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A Wonderful Look At A Moment in 20th Century History,
Rezension bezieht sich auf: The Guns of August (Taschenbuch)
Europe in the late summer of 1914 was more than a powderkeg poised to go off; it was prewired and preset demolition awaiting the excuse of a match. According to Barbara Tuchman in this insightful and descriptive period piece of history, each of the potentates involved in the coming world war had a battle plan, a series of objectives, and a relatively good sense of what the other powers would do in the conduct of hostilities. Yet each disregarded the potential contingencies that might arise from the efforts of opposing forces, and descended pell-mell in the unbelievable madness of total war based on a combination of factors ranging from arrogance, overestimation of capability, personal animosities, ambition, lack of imagination of what could happen as a result, and of course, sheer ignorance.
Tuchman's magic in employing the written word to advantage shines here, as her narrative weaves together the elements of a world in transition, empires ruled by Kings, Queens and Kaisers living in the past, out of touch with what advances in technology and tactics meant, and not recognizing that these revolutionary changes in technology, demography, and battle techniques would plunge the world into a nightmare conflict that none of them could foresee, contain, or manage, once it started.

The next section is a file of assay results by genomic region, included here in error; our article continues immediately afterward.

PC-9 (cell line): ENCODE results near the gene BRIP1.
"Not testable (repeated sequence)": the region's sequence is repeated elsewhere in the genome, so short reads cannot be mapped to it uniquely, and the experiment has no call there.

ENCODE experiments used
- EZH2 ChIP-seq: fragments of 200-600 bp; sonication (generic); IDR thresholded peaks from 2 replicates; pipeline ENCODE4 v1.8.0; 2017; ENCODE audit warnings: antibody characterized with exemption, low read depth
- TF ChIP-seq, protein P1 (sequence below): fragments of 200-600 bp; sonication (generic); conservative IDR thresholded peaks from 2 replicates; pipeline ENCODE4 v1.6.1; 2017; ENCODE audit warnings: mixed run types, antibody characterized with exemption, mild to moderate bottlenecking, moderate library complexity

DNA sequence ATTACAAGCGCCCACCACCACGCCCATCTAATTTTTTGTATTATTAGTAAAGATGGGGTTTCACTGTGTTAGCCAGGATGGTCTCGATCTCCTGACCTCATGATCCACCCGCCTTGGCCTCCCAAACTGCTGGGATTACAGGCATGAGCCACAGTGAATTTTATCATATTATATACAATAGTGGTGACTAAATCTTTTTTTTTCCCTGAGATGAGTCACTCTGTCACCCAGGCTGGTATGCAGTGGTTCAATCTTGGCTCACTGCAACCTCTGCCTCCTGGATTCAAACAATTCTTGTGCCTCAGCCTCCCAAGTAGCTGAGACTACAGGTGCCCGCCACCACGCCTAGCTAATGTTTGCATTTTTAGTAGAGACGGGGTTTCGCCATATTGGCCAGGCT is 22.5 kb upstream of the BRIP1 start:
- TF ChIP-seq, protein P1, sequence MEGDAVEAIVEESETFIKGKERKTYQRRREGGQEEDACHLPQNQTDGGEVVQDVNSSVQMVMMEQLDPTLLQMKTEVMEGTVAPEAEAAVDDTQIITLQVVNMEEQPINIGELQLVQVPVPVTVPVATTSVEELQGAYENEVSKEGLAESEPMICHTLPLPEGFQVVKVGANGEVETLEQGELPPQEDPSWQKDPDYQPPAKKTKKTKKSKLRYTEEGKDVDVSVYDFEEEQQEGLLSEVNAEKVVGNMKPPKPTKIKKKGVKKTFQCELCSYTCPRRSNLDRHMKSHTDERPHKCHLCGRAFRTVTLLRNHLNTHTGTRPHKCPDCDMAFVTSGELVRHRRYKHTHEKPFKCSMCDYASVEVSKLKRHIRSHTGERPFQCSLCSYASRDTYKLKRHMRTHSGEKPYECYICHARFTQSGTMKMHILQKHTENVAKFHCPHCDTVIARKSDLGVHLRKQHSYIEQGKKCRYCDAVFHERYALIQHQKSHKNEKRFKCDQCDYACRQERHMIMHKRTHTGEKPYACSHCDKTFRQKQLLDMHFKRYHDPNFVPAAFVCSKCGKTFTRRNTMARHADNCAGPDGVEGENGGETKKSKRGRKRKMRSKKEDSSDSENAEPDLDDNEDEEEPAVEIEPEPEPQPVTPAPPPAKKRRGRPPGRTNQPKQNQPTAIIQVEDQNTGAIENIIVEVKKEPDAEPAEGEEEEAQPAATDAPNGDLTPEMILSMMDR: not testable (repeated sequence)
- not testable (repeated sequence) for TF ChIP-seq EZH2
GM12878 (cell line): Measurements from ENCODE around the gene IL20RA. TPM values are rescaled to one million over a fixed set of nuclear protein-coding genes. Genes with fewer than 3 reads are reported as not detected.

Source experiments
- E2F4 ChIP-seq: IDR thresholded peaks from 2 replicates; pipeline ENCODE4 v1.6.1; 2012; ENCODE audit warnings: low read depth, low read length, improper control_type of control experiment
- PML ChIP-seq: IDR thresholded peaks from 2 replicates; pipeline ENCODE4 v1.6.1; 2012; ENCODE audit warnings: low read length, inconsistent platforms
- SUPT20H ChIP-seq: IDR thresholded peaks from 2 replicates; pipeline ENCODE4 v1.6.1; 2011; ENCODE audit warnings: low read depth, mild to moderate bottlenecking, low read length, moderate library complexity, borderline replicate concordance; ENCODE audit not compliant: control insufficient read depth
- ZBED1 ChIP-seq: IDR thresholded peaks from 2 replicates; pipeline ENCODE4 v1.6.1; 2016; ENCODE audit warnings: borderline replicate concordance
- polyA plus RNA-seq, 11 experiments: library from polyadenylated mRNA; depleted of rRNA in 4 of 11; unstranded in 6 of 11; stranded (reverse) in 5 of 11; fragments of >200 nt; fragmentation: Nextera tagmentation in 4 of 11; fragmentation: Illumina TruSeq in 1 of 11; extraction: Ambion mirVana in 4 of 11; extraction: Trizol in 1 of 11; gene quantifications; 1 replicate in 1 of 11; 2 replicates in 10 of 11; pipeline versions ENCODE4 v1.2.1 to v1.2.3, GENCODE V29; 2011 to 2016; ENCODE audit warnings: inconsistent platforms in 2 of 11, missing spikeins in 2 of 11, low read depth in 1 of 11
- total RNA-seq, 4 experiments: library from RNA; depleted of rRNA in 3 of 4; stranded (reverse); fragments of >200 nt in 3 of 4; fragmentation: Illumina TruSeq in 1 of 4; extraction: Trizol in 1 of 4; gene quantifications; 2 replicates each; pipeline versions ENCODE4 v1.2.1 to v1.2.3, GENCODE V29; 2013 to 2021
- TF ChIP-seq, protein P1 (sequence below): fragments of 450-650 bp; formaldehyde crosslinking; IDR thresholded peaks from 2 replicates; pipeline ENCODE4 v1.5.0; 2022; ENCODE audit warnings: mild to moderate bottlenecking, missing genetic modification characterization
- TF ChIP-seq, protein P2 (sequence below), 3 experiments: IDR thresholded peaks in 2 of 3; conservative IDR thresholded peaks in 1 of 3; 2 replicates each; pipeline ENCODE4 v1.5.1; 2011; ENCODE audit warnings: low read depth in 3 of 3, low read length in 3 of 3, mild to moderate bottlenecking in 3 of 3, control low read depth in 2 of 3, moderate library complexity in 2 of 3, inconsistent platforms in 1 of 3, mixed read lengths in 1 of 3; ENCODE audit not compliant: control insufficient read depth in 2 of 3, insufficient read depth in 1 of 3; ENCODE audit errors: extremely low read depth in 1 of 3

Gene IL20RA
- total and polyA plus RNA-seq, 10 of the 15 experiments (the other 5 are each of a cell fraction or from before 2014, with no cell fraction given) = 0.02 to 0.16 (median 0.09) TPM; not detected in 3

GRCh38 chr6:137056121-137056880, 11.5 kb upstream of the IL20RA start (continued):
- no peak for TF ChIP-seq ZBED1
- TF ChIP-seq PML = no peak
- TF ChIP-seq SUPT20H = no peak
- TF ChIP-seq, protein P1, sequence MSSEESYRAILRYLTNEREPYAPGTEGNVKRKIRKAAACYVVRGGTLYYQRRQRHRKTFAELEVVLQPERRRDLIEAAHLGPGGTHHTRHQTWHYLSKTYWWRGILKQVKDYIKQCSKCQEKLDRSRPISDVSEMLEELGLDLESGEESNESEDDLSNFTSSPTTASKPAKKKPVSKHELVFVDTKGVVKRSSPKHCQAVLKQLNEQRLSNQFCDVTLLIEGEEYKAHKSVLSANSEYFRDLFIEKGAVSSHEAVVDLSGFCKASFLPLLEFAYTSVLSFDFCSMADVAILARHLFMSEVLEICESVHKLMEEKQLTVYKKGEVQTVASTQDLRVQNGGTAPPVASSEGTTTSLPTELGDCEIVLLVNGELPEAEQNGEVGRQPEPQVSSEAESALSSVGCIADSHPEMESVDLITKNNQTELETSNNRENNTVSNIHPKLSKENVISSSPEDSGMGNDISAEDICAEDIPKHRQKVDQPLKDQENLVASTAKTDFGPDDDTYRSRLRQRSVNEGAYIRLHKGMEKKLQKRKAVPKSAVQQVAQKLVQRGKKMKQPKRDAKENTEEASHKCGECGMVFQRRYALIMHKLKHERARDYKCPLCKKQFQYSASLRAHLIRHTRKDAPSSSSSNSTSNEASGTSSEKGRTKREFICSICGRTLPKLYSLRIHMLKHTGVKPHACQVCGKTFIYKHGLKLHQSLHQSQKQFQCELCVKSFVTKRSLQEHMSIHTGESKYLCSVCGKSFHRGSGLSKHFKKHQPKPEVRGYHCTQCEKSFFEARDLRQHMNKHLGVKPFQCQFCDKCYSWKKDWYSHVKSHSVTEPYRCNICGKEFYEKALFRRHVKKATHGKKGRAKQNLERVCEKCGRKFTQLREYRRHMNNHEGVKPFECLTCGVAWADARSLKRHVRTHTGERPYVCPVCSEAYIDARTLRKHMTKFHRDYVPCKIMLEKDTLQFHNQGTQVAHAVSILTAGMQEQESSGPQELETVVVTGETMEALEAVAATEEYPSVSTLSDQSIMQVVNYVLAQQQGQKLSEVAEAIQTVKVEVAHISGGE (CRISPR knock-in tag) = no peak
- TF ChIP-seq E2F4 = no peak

In many ways the first world war marks the true demarcation point between the old European world of tradition, chivalry, and empires, on the one hand, and the frightening new world of tanks, machine guns and mass exterminations. Prepared and propelled by visions of glorious conquest in a battlefield characterized by Kipling and "the charge of the light brigade", what they got in its place was the horrifying nightmare war of extermination in trench warfare, infantry slaughtered anonymously by artillary, tanks and rapid fire weapons the troops had no effective tactics to protect against. So much for the old glory.
Yet all that lay ahead, in the weeks, months and years of bloody battle, of the excruciatingly costly struggle for new territory turned into a useless bloodbath for mere feet and yards. Here we are dipped deep into the boiling cauldron of people steeped in the mystique of the past, trying to win glory and fortune through warfare, and never understanding that the very attempt itself would result in the ruin of everything they knew and treasured, for the nature of the protracted conflict did indeed change everything, and Tuchman winds her way through the book with dazzling description and highly readable prose.
This is a wonderful and memorable book, typical of Tuchman's engaging and often humourous writing style, detailing as it does the ways in which old and outdated perspectives try ruinously to force themselves and their designs into an abrasive future, at the expense of everything traditional, local, and familiar. It is a valuable snapshot of a moment suspended in time, lovingly restored, taken of a world in violent transition at that very moment as we first stepped off the threshold of the past into the bloody abyss of the 20th century.